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Other articles related to "languages, language":
... Arabic is the official and national language of the UAE ... Other languages spoken in the UAE, due to immigration, include Persian, Urdu, Hindi, Malayalam, Punjabi, Pashto, Tamil, Bengali and Balochi ...
... For example, in most languages written in any variety of the Latin alphabet the dot on a lower-case "i" is not a glyph because it does not convey any distinction, and an i in which the dot has been accidentally ... In Turkish however, it is a glyph, because that language has two distinct versions of the letter "i", with and without a dot ... glyph, even if (like a cedilla in French, the ogonek in several languages or the stroke on a Polish L) it is "joined up" with the rest of the character ...
... Like many Austronesian languages, the verbs of the Philippine languages follow a complex system of affixes in order to express subtle changes in meaning ... However, the verbs in this family of languages are conjugated to express the aspects and not the tenses ... Though many of the Philippine languages do not have a fully codified grammar, most of them follow the verb aspects that are demonstrated by Filipino or Tagalog ...
... In some languages, aspect and time are very clearly separated, making them much more distinct to their speakers ... There are a number of languages that mark aspect much more saliently than time ... Prominent in this category are Chinese and American Sign Language, which both differentiate many aspects but rely exclusively on optional time-indicating ...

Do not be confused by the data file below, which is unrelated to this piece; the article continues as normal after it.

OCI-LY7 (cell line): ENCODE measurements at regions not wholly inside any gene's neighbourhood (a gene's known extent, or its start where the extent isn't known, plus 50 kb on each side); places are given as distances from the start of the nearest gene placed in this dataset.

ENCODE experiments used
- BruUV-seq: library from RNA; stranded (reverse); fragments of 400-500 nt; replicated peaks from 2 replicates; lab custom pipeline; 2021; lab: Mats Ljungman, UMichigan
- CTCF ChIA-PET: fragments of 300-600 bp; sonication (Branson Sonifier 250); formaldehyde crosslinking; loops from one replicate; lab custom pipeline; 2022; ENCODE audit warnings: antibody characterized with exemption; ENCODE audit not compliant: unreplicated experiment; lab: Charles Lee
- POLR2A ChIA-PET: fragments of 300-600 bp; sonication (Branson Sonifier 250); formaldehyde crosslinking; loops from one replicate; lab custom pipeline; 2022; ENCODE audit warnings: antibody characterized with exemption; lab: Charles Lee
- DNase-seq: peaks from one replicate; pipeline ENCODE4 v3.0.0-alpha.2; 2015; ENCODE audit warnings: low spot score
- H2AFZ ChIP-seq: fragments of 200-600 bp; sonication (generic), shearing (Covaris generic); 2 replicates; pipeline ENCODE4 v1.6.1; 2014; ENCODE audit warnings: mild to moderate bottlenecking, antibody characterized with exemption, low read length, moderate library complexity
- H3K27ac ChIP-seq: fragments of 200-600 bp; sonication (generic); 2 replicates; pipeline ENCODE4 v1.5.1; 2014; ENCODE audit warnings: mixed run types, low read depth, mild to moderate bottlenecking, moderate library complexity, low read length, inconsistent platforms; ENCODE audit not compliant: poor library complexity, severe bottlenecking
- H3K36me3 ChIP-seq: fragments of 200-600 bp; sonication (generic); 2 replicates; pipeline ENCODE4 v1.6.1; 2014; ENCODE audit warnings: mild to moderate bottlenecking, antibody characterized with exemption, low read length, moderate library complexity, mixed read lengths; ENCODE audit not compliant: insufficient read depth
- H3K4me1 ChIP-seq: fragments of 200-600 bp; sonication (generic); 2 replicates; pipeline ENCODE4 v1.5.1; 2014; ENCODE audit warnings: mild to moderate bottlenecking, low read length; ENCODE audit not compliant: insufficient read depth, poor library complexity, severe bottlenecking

... Languages spoken at home primary are of the Visayan languages continuum which contains several different languages sometimes identified as dialects of the same language ... Major languages include Hiligaynon or Ilonggo in much of Western Visayas, Cebuano in Central Visayas, and Waray in Eastern Visayas ... Other dominant languages are Aklanon, Kinaray-a and Capiznon ...
Famous quotes containing the word languages:
“The very natural tendency to use terms derived from traditional grammar like verb, noun, adjective, passive voice, in describing languages outside of Indo-European is fraught with grave possibilities of misunderstanding.”
—Benjamin Lee Whorf (18971934)
“The less sophisticated of my forbears avoided foreigners at all costs, for the very good reason that, in their circles, speaking in tongues was commonly a prelude to snake handling. The more tolerant among us regarded foreign languages as a kind of speech impediment that could be overcome by willpower.”
—Barbara Ehrenreich (b. 1941)
“No doubt, to a man of sense, travel offers advantages. As many languages as he has, as many friends, as many arts and trades, so many times is he a man. A foreign country is a point of comparison, wherefrom to judge his own.”
—Ralph Waldo Emerson (18031882)